The town of Maryborough’s history had emerged in the Gold Rush days of 1851-1854 when gold mining was becoming the predominant industry in the region. But it wasn’t until the railway lines were being laid down across the state of Victoria in the late 1860s that travel to rural cities became easy.
When the railway line first arrived in Maryborough, the tender specified a station building that was made from red brick with significant bluestone foundations. The building had to provide a platform for the trains, a flat for the station master, waiting rooms for travellers, offices, a dining room and verandas. So it was to be expected that one of the most significant events for Maryborough was the grand opening of the working railway station in July 1874. Everyone in central Victoria turned up.
But by the 1880s, Parliamentarians were already asking for a new station since extra trains were going to Geelong or were linked to the Ararat and Warrnambool areas. Maryborough may have been a small rural city (pop in 1854 was 25,000; now 8,000), but it was seen as a very important central junction, 165 ks from Melbourne.
Second version of Maryborough Railway Station, completed 1891
The new station was built for four times the budget of the original station. Red bricks came from a nearby kiln; roofing slates were shipped in from England; plate glass for the skylight came from Melbourne. The stucco trimming, I assume, was just for contrast. A goods shed and goods platform were built last of all.
Veranda covered platform on cast-iron columns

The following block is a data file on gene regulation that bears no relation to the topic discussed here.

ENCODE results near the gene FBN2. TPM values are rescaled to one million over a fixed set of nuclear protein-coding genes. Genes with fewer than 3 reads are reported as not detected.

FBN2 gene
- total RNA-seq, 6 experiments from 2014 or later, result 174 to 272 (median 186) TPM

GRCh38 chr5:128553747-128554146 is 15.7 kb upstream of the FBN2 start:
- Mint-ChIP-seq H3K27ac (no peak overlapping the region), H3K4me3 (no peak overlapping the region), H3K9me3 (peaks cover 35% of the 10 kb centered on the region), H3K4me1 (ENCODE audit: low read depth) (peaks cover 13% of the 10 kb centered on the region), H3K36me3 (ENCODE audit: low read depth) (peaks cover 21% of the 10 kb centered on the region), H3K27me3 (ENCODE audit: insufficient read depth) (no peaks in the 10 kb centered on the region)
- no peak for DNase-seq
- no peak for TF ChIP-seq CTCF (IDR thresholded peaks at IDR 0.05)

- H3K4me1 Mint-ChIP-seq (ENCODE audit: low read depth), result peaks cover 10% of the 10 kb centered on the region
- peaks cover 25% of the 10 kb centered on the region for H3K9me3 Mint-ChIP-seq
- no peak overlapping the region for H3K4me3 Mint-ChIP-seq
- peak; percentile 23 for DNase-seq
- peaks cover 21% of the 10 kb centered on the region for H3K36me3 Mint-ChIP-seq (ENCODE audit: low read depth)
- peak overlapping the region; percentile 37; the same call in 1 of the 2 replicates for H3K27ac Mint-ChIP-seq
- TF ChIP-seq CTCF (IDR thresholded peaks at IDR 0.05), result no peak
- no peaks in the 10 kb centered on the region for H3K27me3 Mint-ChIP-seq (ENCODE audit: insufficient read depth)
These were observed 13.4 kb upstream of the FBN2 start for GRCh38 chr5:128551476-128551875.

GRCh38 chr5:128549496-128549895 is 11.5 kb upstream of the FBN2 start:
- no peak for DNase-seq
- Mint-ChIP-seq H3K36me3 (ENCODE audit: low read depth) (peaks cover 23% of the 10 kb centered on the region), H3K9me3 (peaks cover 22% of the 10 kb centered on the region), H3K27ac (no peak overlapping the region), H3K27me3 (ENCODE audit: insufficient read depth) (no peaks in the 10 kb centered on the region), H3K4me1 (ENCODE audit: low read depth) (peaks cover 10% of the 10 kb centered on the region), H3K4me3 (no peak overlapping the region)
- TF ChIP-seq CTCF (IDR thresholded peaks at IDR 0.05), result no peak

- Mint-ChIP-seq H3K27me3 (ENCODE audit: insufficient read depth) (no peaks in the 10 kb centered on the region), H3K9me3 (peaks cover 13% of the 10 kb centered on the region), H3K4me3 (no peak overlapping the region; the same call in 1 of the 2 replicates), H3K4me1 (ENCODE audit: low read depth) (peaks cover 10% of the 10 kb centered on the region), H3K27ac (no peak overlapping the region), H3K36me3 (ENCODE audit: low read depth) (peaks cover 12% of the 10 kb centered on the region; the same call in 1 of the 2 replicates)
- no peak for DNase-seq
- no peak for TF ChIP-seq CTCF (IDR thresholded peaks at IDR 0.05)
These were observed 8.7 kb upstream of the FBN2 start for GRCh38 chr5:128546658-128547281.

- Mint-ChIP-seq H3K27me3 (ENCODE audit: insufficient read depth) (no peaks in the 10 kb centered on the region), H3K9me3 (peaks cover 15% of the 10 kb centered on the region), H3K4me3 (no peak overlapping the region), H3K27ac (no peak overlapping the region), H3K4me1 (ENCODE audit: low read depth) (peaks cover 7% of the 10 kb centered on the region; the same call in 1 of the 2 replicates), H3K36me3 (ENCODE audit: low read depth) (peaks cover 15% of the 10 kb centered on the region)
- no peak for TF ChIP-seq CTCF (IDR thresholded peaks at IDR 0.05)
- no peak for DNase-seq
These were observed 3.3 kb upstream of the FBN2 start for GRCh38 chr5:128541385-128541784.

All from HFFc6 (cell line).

This second station was built over the top of the old station and was completed in August 1891. It was HUGE – 25 rooms and a gorgeous clock tower that was added just before WW1 started. I am not sure how to describe the architecture; the station’s own history page says the distinctive roofline and offset tower display the Anglo-Dutch style. Even now the viewer can see the different types of Dutch gables with tall faceted rendered chimneys. On the business side of the station, the very long platform covered by a veranda with a hipped roof stands out. The veranda is partly cantilevered and is supported by cast-iron ribbed columns. Locals were very proud of the fact that their platform was the longest single platform outside the capital city (1010 ms under cover).
Inside, visitors notice the impressive, carved ticket box windows, a very interesting tessellated floor, a lovely timber ceiling and quality iron gates at the entrance.
Novelist Mark Twain visited Maryborough in the 1890s. He wrote "you can put the whole population of Maryborough into it, and give them a sofa apiece, and have room for more. You haven’t fifteen stations in America that are as big, and you probably haven’t five that are half as fine. Why, it’s perfectly elegant". He described Maryborough as 'a railway station with a town attached'. I hope he really did say that - it was very clever. And true.
Cafe and wine centre, opened in the Maryborough Railway Station in 1993
The station is listed on the Victorian Heritage Register, but it could have sunk into quiet oblivion anyhow. Trains still operate regularly from Maryborough to Ballarat (to connect to the Ballarat-Melbourne line). But the line that was opened in 1874 from Maryborough to Castlemaine (to connect with the Bendigo- Melbourne line) is not used by regular traffic any longer. And the Mildura line, that was opened from Ballarat to Maryborough in 1874, was closed in 1993. Rural cities suffered badly as a result.
Fortunately in 1993 a local business sub-leased the southern half of the station from the town council and established an antique emporium, regional wine centre and café, open daily. A $2 million restoration of the station was carried out in 2006-7, making the visitor’s experience both historically and aesthetically pleasing.
Old waiting room with tessellated floor, high timber ceiling and beams, stained glass.